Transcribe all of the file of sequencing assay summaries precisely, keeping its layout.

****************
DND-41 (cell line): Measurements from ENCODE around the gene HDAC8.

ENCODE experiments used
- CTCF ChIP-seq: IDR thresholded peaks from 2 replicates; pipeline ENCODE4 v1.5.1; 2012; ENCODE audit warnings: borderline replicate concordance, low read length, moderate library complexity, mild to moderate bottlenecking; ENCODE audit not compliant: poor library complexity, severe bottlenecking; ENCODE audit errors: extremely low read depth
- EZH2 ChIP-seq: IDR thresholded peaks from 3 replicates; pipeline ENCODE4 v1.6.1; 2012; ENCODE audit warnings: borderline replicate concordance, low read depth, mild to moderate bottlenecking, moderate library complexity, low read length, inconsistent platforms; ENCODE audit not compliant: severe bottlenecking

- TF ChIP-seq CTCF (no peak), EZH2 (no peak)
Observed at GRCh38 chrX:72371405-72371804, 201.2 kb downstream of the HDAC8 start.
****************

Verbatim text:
DND-41 (cell line): Measurements from ENCODE around the gene HDAC8.

ENCODE experiments used
- CTCF ChIP-seq: IDR thresholded peaks from 2 replicates; pipeline ENCODE4 v1.5.1; 2012; ENCODE audit warnings: borderline replicate concordance, low read length, moderate library complexity, mild to moderate bottlenecking; ENCODE audit not compliant: poor library complexity, severe bottlenecking; ENCODE audit errors: extremely low read depth
- EZH2 ChIP-seq: IDR thresholded peaks from 3 replicates; pipeline ENCODE4 v1.6.1; 2012; ENCODE audit warnings: borderline replicate concordance, low read depth, mild to moderate bottlenecking, moderate library complexity, low read length, inconsistent platforms; ENCODE audit not compliant: severe bottlenecking

- TF ChIP-seq CTCF (no peak), EZH2 (no peak)
Observed at GRCh38 chrX:72371405-72371804, 201.2 kb downstream of the HDAC8 start.